Balmy sunshine greeted Queen’s Park Rangers back into the second tier of English football at Loftus Road on Saturday afternoon. One of the few benefits of the Championship is the welcome pervasion of the 3 o’clock kick-off and the buzz of being part of a healthy league programme of simultaneous games.
As expected, there was a tangible buzz in W12 as Rangers fans contemplated prospects for the season ahead in the fine weather. Pre-season had posed as many questions as it had answered as performances varied between patchy and encouraging. Prior to kick-off, Harry Redknapp faced a number of challenges, not least of all how to fashion a cohesive midfield out of a host of ‘on-paper’ talent.
The manager lived up to his reputation of pulling rabbits out of hats with his eventual selection for the season curtain-raiser. Misfit and part-time philosopher Joey Barton was to feature in a midfield four alongside Alejandro Faurlin, debutant (and Joey’s close friend) Karl Henry plus Junior Hoilett.
(Barton in the warm-up, replete with headband)
I must self-disclose at this stage of proceedings that I was not pleased to see Barton’s name on the team sheet. I am not a fan, neither of his demeanour at the Etihad in May last year nor his ‘stream of consciousness’ use of Twitter. Before kick-off I was reminded of such 140-character gems as:
“I’ll just reiterate for a lot of the buffoons tweeting me – I WILL NOT BE PLAYING IN THE CHAMPIONSHIP NEXT SEASON. Hope that clears that up!” – Joey Barton, Twitter, 14th May 2013.
Such hubris has clearly come back to bite our favourite Liverpudlian in the bottom in the absence to-date of a firm playing offer elsewhere. To my true surprise, Barton received a warm reception from the Loftus Road faithful. The fickle nature of fandom ? Or pragmatism from a knowledgeable and supportive home crowd ? Probably a bit of both, plus no-one wants to see one of their own getting a rough ride before a ball is kicked.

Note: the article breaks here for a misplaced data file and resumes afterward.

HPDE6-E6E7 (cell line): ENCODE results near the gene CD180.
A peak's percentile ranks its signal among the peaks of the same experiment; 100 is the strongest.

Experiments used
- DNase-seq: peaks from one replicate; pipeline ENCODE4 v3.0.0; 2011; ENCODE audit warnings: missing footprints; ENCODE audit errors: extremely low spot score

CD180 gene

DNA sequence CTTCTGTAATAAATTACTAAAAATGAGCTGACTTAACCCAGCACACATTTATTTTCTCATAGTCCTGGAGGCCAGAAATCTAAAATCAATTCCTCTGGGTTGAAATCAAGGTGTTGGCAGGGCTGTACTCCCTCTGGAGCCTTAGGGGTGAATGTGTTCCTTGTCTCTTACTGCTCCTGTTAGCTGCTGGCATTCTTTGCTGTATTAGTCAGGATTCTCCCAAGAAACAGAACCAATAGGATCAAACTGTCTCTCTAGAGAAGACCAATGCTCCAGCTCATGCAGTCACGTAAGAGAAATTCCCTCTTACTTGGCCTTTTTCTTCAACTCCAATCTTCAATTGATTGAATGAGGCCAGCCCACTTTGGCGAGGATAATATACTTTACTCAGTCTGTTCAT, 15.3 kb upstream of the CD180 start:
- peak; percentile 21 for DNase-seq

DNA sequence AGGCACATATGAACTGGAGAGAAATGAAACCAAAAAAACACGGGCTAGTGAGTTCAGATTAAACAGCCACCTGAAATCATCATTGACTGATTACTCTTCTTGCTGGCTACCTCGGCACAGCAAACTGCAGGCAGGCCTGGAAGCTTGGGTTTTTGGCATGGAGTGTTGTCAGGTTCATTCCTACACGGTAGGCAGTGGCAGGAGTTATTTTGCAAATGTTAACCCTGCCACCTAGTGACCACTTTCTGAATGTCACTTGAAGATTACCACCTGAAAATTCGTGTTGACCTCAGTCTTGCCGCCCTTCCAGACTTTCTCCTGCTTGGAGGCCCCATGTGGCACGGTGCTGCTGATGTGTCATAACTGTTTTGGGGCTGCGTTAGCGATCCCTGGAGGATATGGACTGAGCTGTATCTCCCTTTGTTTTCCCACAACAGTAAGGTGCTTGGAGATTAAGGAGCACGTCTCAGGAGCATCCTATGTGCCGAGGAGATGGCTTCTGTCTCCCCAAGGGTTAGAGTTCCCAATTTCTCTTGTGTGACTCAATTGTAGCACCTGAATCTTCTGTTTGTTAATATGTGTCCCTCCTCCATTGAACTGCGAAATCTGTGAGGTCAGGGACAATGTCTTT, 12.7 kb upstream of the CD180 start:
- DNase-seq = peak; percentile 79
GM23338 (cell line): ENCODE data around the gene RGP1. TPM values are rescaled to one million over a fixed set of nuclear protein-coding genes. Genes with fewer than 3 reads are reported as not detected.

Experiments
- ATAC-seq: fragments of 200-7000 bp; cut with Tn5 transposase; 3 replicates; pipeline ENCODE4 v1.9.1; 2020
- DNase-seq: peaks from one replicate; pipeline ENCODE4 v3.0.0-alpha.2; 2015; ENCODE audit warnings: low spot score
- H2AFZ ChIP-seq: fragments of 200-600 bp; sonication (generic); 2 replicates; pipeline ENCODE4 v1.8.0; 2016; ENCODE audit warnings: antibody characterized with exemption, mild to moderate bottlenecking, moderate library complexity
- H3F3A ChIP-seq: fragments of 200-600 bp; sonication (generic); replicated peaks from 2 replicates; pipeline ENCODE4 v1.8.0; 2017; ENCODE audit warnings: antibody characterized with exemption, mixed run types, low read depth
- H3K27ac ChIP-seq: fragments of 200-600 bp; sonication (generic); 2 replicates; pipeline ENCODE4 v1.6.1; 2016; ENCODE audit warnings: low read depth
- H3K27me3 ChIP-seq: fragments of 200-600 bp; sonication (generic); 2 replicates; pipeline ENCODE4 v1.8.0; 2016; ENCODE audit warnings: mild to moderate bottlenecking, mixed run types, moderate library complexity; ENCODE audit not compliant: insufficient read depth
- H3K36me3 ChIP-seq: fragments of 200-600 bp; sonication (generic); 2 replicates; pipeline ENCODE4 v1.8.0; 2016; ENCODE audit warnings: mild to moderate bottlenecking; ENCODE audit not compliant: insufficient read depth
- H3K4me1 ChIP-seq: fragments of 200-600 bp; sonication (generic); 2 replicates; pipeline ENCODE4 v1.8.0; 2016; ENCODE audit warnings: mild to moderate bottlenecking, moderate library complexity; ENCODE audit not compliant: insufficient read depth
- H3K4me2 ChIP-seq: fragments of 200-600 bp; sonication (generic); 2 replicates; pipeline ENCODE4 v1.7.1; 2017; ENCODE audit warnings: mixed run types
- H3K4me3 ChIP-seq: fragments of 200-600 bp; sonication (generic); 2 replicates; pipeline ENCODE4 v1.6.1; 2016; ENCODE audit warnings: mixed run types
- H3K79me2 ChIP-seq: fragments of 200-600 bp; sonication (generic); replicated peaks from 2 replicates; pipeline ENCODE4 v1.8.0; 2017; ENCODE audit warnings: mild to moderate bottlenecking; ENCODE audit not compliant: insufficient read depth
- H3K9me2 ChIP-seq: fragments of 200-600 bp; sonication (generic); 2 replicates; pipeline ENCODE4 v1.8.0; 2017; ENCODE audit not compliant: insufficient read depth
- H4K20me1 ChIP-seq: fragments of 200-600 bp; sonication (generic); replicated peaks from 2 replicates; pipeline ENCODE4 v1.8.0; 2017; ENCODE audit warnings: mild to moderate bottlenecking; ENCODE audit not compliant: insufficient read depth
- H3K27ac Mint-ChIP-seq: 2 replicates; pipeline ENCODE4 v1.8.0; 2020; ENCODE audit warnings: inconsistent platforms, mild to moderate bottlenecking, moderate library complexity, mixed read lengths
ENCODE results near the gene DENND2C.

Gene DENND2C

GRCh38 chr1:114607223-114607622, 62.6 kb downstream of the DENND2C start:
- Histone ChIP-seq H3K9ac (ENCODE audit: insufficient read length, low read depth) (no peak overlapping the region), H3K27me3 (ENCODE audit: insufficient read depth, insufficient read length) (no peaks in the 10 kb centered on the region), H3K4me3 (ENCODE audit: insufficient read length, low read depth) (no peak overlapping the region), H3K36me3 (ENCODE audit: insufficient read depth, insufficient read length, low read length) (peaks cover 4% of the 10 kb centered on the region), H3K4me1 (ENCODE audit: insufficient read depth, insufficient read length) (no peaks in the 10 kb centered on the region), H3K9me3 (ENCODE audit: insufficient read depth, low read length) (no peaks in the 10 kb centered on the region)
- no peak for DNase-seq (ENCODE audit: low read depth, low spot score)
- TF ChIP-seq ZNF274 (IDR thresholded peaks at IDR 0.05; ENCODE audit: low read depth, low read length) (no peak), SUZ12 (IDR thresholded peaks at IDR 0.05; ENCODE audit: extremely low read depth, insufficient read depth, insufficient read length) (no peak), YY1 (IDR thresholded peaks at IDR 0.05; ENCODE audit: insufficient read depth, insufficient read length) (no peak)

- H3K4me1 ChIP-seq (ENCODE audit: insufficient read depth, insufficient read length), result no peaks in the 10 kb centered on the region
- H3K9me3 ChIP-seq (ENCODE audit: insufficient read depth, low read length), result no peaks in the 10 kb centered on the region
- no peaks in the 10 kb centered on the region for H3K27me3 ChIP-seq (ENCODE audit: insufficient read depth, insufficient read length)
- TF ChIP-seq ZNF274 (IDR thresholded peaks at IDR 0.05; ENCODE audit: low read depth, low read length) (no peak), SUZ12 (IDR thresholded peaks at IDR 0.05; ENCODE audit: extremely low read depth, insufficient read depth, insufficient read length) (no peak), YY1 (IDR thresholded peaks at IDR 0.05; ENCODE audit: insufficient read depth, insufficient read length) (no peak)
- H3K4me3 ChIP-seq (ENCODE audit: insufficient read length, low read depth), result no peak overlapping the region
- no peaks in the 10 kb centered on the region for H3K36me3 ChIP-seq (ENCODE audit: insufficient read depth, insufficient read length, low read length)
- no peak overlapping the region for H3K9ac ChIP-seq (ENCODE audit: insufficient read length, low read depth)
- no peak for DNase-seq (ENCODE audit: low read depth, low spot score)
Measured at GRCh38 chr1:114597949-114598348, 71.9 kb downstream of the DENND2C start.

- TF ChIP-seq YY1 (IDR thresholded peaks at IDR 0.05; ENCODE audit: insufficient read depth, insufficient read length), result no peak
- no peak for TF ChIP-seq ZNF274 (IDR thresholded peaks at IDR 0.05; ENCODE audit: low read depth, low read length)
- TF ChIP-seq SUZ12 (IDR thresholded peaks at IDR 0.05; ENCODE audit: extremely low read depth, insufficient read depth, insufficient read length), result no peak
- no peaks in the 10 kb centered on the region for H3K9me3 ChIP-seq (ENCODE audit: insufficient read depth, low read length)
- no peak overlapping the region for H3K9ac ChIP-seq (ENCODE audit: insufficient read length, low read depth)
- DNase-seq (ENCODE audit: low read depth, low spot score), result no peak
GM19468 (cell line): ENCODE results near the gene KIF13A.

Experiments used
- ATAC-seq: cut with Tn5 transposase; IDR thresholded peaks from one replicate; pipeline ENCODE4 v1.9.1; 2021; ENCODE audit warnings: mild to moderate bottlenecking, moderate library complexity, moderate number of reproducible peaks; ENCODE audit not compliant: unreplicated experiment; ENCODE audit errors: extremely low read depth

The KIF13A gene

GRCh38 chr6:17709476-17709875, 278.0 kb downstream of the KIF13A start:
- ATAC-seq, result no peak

The rest of the line-up, whilst not as headline-grabbing, also looked strong. Bobby Zamora and Andy Johnson were up-top, whilst the back-row consisted of Danny Simpson, Nedum Onuoha, Clint Hill and Armand Traore. Robert Green took the number one spot as it would appear that the future of Julio Cesar, the keeper once described by the club press as ‘legendary’, lies elsewhere.
The game itself turned out to be a scrappy, physical affair. Wednesday were manned by a group of players far from being household names. Arguably the most well-known faces on show were former Liverpool and England goalkeeper Chris Kirkland and former Saints man David Prutton.
Rangers dominated the early minutes of the game, enjoying the good conditions and the new pitch to play some neat passing football. From the off, Hoilett looked all of the player he showed only occasional glimpses of last season. So often last term the Canadian international looked shorn of confidence, pace or interest, and at times all three.
On this occasion Hoilett started to light up the pitch and the faces of the home fans with surging runs. Dave Jones’s side hadn’t done their homework and gave the winger vast amounts of space which he greedily exploited. Hoilett fired over the bar on five minutes, and it wouldn’t be the first time he threatened the Wednesday goal.
Meanwhile on the other flank, Joey Barton was quickly shaking off the tag of pantomime villain with some assured touches and aggressive tackles. Andrew Johnson was also demonstrating his new-found fitness, linking well with the midfield to force a save from Kirkland on 8 minutes.
But the burgeoning hooped confidence was shattered on 18 minutes when 6′ 6″ Albanian/Kosovan striker Atdhe Nuhiu was allowed far too much space on the edge of the box. The Wednesday new boy, who was granted a work permit just in time to play, planted a shot just inside Green’s left-hand post. All of a sudden the unwelcome ghostly reminiscences of last season came back to haunt a stadium so used to capitulation following an early goal for the visitors.
(Wednesday celebrate their opener)
For a while, Rangers struggled while Wednesday tails were in the air and the 3,000 away fans in the School End were in fine voice. Yet the south Yorkshire club failed to capitalise on the momentum and as little as half-an-hour in were obviously time wasting.
Rangers began to wrestle back the impetus. On 28 minutes the otherwise impressive Hoilett put a fairly easy chance over the bar from a deep Barton cross. Minutes later, Zamora was denied bravely by the on-rushing Kirkland.